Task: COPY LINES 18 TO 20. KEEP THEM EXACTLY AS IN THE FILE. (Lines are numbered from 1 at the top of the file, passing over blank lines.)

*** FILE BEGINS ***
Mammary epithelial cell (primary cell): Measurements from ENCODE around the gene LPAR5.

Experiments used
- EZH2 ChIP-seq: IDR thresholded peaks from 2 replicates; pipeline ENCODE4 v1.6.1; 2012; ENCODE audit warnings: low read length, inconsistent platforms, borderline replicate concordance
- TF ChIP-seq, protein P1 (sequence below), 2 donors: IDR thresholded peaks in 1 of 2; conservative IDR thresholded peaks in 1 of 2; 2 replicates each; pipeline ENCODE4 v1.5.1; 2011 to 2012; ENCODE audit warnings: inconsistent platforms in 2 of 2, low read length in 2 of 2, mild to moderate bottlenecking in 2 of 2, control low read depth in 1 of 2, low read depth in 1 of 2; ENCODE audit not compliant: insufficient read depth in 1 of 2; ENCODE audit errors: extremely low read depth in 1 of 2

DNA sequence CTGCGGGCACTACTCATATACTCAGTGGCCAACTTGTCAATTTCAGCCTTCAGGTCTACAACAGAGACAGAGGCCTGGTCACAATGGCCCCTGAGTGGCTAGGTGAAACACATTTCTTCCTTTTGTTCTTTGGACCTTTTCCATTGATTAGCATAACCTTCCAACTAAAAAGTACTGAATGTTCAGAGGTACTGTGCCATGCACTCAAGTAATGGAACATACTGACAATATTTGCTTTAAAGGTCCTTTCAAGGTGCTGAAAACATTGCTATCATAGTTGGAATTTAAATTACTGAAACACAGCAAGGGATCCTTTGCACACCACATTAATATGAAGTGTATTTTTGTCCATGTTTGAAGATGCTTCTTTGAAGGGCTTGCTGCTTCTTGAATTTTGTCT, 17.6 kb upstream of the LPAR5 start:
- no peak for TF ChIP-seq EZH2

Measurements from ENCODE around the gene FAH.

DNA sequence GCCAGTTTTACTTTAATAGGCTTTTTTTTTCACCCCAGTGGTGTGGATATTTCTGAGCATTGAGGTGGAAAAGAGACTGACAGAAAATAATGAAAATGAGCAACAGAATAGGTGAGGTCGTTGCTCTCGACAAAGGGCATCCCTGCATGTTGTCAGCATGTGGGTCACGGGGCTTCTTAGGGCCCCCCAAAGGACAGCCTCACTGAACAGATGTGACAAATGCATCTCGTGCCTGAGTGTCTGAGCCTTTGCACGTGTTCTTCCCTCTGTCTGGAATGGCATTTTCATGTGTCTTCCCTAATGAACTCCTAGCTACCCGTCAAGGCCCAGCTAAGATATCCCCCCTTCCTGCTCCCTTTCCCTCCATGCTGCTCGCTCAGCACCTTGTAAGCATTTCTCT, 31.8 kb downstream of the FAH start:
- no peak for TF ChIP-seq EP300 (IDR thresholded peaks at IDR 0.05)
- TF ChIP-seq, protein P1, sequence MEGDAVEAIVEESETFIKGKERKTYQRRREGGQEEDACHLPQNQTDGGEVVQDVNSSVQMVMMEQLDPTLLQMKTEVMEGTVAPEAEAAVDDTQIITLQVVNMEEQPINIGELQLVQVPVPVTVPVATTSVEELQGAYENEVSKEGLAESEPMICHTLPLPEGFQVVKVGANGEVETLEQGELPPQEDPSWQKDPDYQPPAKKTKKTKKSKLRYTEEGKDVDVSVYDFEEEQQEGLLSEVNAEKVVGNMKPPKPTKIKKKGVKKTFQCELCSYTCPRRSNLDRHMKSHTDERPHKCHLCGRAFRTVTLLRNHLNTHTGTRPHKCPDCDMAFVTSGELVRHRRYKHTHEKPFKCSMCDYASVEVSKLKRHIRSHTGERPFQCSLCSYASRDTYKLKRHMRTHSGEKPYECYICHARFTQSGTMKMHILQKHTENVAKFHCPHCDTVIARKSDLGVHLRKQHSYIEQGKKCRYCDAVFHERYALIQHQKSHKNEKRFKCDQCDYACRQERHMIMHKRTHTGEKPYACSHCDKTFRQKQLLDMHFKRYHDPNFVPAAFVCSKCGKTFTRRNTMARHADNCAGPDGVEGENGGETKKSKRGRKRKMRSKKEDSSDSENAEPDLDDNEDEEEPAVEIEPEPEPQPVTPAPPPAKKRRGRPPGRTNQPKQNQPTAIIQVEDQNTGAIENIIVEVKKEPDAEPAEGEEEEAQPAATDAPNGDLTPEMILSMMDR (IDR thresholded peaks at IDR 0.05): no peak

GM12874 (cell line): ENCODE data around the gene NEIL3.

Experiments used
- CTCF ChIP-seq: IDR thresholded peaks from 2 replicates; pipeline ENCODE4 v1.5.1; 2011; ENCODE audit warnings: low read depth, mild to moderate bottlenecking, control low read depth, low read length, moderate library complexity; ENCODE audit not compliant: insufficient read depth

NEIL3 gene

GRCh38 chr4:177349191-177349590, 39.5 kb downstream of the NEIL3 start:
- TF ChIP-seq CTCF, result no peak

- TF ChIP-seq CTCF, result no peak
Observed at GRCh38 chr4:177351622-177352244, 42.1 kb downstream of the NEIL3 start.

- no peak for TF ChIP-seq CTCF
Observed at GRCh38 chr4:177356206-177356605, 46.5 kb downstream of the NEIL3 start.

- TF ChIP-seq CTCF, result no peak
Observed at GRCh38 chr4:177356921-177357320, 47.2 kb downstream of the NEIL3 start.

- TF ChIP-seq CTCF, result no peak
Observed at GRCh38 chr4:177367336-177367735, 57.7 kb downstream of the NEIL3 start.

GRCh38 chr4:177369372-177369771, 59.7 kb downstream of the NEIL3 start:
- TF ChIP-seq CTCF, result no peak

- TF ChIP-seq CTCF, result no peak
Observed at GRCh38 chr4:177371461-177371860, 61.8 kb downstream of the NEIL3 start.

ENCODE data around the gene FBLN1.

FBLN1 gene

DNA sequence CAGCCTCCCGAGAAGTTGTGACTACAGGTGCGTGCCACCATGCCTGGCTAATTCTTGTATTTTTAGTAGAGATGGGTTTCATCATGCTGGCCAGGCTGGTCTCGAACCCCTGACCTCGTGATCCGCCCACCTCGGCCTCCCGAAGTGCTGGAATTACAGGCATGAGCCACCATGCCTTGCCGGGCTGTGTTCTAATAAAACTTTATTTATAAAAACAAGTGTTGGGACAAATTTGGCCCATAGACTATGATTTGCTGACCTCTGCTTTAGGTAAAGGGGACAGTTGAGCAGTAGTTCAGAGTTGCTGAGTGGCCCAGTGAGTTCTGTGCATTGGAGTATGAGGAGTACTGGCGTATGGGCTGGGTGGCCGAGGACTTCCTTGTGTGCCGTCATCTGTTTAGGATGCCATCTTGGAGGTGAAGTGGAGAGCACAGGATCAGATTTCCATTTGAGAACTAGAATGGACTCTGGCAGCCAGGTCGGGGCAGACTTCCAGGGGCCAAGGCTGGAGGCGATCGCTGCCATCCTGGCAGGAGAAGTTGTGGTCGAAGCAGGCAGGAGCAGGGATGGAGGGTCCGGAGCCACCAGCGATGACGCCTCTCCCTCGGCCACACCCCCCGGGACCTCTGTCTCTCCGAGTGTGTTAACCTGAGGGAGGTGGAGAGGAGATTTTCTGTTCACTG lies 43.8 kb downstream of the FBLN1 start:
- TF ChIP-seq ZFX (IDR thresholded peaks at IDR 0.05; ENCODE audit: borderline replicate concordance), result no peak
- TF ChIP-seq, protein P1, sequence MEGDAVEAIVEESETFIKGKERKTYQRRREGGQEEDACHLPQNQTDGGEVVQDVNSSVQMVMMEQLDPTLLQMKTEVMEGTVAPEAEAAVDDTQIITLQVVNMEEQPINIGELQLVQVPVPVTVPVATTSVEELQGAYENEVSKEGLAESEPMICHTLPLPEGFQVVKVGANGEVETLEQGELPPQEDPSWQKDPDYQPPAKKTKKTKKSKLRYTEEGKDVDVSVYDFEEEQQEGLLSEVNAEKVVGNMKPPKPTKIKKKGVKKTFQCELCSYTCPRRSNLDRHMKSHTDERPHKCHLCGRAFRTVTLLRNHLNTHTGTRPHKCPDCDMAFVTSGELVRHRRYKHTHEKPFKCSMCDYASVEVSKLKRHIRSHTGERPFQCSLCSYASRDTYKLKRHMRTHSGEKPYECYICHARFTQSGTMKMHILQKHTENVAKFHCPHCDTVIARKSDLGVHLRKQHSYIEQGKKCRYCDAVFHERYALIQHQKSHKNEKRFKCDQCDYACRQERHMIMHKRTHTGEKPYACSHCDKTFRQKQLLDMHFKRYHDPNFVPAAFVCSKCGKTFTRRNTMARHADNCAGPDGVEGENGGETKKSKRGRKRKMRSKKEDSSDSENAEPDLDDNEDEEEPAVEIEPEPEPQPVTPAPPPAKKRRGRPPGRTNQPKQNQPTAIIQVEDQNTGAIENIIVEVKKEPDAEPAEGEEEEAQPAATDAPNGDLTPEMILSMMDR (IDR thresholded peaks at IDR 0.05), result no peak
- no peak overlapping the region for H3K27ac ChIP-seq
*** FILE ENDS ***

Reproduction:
Observed at GRCh38 chr4:177351622-177352244, 42.1 kb downstream of the NEIL3 start.

- no peak for TF ChIP-seq CTCF
Observed at GRCh38 chr4:177356206-177356605, 46.5 kb downstream of the NEIL3 start.